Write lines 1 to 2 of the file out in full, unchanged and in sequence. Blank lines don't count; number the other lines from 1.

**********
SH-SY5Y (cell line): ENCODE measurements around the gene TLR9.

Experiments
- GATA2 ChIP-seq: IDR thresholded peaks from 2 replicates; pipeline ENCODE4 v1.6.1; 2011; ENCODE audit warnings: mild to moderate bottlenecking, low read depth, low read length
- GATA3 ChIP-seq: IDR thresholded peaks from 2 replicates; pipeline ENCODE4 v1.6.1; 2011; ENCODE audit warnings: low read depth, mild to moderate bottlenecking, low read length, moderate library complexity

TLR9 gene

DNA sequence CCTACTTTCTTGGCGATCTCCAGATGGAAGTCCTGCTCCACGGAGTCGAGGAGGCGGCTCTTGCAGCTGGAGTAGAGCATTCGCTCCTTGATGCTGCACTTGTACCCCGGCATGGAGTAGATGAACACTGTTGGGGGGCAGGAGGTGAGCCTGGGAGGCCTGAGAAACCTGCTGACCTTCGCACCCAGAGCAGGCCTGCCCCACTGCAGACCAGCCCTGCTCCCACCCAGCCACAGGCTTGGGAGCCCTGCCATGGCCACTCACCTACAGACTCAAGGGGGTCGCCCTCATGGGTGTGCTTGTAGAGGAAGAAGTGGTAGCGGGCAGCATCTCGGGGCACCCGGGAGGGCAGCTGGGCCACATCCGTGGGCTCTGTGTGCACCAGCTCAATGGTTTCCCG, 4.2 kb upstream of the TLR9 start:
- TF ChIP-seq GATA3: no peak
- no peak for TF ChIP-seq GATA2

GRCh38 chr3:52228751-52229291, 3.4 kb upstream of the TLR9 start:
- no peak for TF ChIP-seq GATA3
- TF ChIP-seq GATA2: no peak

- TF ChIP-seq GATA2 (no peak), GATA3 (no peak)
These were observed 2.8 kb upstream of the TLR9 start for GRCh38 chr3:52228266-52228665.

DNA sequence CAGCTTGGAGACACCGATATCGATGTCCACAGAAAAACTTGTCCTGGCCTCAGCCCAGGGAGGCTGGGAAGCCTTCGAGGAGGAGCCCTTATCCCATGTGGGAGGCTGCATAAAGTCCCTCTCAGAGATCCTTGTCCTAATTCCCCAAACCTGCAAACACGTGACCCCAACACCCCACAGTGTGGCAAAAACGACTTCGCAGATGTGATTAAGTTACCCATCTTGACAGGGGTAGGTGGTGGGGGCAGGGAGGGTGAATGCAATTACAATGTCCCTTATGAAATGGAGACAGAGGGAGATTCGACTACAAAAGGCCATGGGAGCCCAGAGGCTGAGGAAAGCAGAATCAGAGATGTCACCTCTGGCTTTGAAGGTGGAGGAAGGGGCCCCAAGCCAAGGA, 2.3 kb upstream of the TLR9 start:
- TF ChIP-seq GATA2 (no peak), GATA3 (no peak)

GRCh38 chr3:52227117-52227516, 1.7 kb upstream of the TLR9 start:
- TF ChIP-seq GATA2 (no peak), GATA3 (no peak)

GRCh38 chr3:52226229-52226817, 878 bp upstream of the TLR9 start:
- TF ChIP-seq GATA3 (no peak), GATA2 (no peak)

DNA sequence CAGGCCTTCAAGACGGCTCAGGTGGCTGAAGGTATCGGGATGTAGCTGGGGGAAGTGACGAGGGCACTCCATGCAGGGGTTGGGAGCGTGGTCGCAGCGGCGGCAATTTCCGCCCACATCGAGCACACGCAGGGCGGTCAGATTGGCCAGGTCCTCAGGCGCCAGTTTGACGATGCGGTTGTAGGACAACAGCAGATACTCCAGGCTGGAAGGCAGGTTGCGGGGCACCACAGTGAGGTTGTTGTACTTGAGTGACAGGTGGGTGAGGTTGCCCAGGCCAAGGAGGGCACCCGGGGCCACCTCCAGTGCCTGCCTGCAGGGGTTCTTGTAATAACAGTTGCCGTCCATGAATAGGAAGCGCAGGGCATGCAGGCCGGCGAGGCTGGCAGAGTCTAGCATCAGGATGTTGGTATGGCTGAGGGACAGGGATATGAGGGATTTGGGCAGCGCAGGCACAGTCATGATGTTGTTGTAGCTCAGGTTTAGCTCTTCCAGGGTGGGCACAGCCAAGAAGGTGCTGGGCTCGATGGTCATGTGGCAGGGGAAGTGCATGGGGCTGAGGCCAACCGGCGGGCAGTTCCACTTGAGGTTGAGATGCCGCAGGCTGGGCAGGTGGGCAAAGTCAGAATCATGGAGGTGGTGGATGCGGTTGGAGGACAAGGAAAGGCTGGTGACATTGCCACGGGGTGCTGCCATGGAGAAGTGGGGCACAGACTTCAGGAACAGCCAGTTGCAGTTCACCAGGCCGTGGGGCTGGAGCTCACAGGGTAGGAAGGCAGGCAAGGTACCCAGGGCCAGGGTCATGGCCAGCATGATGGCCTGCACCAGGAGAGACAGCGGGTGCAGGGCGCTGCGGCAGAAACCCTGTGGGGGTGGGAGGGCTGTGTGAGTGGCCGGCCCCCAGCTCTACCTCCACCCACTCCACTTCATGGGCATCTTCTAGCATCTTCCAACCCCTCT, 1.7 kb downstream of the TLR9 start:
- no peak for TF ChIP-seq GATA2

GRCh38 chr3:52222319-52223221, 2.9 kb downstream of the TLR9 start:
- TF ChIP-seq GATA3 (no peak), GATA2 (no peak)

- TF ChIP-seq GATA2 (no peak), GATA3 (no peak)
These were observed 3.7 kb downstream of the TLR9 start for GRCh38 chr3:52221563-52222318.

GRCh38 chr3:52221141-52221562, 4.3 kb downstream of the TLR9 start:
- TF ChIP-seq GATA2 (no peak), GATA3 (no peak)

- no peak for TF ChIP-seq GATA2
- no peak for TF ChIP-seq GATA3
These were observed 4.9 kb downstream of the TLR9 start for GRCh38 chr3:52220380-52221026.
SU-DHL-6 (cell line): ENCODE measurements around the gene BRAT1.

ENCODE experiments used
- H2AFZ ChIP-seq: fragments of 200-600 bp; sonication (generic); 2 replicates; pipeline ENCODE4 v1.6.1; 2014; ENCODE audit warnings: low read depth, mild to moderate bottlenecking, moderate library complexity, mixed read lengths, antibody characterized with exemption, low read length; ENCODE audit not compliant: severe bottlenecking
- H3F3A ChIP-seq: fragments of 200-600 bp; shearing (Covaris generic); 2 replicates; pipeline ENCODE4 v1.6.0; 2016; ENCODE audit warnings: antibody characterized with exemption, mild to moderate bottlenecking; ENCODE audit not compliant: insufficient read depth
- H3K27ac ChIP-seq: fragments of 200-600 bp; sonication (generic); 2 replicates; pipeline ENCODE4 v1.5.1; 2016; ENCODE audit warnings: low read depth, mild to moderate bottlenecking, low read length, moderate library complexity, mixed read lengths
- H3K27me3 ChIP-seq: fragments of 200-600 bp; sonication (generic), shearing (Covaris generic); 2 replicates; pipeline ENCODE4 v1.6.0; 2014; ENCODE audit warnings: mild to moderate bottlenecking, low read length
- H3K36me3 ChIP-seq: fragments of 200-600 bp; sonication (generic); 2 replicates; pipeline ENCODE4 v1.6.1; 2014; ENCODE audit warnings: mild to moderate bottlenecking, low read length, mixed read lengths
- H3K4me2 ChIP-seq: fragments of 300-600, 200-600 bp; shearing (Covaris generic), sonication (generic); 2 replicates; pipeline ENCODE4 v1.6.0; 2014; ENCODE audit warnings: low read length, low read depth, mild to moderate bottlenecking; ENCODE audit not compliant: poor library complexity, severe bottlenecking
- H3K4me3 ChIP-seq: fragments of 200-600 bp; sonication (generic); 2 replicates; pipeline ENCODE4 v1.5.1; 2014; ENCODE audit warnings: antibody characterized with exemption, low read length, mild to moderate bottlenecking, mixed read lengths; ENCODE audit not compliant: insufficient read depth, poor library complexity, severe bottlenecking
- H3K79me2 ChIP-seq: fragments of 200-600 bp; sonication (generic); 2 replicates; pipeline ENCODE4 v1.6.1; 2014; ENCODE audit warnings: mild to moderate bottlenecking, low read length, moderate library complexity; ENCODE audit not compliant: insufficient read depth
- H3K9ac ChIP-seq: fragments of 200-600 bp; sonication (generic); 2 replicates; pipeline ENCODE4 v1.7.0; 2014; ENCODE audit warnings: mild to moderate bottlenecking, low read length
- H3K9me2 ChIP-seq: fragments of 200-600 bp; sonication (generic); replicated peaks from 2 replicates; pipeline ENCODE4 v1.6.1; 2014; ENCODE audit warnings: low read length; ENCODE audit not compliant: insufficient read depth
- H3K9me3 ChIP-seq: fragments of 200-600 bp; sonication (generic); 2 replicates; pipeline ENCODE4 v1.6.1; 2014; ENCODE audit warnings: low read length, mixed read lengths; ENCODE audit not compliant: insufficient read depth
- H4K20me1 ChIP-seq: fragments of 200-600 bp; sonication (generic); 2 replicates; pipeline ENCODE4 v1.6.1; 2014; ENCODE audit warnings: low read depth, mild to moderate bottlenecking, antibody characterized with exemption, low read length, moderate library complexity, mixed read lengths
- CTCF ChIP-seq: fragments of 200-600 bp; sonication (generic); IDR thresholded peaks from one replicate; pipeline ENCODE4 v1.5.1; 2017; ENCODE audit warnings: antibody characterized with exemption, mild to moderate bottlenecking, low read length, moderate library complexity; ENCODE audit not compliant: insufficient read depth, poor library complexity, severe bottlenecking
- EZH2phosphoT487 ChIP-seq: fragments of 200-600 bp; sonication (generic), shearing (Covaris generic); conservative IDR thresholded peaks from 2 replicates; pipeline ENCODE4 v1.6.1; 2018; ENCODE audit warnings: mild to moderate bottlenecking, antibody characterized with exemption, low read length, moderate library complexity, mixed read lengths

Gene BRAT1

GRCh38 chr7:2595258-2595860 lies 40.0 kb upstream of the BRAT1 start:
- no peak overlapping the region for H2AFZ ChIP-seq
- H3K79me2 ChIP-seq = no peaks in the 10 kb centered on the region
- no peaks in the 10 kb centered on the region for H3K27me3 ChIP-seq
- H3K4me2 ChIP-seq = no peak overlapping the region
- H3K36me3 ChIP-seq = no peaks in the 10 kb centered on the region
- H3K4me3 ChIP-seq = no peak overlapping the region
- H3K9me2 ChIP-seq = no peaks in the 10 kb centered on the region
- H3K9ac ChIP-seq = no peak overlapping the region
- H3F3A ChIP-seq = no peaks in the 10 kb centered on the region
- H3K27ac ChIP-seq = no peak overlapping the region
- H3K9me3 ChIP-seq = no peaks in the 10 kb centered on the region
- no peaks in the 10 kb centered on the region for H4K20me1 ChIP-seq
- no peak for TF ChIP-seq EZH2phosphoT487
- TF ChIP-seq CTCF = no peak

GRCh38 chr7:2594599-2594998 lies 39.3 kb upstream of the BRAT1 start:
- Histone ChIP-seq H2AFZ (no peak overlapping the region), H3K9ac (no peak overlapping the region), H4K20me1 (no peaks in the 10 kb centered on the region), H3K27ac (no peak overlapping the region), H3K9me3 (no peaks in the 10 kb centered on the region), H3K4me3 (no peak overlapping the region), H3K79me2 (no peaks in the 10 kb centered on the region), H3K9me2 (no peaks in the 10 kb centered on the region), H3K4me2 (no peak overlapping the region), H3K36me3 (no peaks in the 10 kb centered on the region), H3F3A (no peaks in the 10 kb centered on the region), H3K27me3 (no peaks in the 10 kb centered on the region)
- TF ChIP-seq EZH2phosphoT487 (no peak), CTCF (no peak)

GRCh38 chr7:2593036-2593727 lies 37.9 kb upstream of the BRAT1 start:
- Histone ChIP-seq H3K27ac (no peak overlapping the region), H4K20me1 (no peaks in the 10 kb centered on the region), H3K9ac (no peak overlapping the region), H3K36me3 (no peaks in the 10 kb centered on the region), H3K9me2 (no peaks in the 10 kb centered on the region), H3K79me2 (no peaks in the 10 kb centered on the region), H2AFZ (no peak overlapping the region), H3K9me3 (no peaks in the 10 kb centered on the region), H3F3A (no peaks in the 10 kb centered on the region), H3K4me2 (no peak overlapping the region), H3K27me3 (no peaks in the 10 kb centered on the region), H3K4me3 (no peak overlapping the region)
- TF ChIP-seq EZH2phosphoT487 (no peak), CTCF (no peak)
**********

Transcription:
SH-SY5Y (cell line): ENCODE measurements around the gene TLR9.

Experiments